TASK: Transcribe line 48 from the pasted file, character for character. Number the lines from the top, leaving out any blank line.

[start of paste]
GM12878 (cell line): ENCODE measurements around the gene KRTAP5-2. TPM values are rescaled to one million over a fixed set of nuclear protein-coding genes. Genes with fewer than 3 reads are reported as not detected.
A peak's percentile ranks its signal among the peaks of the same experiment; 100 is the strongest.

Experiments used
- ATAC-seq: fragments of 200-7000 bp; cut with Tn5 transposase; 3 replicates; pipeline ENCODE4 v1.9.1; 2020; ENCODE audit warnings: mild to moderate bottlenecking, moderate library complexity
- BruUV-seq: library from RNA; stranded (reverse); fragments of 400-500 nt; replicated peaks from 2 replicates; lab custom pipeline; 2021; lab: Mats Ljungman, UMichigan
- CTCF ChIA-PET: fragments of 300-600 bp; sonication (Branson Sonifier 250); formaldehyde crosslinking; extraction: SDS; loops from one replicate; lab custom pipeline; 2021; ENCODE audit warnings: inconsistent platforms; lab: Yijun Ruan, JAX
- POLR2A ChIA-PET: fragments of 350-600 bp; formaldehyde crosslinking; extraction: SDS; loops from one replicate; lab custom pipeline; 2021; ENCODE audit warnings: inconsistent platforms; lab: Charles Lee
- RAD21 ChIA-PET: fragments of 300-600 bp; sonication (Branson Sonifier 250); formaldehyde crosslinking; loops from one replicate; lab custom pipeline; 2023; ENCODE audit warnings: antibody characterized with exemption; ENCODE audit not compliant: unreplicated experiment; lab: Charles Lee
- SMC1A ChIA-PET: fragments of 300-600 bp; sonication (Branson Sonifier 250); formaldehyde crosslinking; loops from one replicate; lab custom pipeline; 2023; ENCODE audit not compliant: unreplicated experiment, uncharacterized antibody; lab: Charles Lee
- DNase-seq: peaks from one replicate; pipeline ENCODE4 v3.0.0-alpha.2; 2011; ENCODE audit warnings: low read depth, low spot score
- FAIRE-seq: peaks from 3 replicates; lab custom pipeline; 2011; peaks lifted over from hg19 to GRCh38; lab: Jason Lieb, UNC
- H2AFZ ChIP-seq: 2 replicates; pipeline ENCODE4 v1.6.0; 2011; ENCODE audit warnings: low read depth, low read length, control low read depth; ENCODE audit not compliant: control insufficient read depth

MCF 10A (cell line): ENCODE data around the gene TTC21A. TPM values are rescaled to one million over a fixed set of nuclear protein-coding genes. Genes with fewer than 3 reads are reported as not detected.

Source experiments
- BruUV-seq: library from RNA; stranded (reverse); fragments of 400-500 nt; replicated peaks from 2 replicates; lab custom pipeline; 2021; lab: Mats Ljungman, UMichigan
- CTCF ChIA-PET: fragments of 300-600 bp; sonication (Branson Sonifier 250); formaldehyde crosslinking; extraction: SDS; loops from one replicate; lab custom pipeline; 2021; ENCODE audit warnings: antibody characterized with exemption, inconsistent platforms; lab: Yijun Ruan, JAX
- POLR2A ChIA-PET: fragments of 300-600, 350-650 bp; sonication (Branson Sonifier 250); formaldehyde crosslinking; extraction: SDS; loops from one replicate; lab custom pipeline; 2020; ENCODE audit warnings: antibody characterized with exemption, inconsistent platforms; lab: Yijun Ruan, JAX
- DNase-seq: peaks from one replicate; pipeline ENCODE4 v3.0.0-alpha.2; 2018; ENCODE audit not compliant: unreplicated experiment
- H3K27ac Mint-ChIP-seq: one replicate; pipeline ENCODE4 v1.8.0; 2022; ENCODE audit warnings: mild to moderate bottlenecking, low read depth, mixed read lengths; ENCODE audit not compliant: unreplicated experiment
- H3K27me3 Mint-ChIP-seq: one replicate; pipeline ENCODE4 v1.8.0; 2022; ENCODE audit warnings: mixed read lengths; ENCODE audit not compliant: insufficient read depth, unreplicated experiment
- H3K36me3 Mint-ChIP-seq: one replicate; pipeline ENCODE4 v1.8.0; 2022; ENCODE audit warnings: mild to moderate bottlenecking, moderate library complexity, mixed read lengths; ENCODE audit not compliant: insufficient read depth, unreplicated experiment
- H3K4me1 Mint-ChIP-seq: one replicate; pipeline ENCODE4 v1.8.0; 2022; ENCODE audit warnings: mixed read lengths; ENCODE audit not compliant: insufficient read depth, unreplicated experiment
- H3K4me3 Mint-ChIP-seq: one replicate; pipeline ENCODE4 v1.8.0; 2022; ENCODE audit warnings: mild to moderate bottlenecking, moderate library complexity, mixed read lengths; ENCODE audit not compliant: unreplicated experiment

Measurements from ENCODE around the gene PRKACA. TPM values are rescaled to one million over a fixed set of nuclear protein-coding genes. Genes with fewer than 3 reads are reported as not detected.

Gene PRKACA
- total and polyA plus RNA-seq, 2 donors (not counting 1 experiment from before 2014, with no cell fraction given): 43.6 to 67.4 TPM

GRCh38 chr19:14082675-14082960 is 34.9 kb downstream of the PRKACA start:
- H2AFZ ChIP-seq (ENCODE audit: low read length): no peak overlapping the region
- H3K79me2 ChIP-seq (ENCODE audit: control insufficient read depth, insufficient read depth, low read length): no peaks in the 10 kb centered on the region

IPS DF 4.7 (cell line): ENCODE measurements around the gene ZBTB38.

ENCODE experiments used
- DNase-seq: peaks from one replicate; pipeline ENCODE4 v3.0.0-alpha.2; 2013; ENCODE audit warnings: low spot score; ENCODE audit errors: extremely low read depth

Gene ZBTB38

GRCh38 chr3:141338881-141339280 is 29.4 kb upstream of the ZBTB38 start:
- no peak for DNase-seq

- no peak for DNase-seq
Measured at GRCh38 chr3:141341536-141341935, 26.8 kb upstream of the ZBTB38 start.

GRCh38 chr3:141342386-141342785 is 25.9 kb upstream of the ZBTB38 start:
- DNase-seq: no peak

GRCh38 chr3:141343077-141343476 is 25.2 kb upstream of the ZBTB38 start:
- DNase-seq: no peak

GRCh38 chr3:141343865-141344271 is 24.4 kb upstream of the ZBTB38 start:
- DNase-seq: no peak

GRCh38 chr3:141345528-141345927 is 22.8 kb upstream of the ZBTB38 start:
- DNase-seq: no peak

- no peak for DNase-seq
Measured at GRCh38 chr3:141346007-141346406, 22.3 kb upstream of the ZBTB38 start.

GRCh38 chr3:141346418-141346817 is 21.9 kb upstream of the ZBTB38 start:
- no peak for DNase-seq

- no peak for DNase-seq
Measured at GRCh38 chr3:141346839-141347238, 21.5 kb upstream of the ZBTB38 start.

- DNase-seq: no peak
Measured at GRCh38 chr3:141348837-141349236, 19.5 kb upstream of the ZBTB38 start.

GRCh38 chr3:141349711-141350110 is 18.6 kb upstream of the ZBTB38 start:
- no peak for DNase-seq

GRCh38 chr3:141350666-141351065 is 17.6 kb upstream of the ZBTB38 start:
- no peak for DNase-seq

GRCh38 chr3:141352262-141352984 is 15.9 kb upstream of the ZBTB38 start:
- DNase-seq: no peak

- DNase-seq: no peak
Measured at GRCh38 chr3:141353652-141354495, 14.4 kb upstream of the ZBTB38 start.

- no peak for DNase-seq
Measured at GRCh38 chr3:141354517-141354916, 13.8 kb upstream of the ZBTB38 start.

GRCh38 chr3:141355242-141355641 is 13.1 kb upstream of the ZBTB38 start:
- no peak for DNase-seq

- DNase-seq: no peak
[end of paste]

GRCh38 chr3:141346418-141346817 is 21.9 kb upstream of the ZBTB38 start: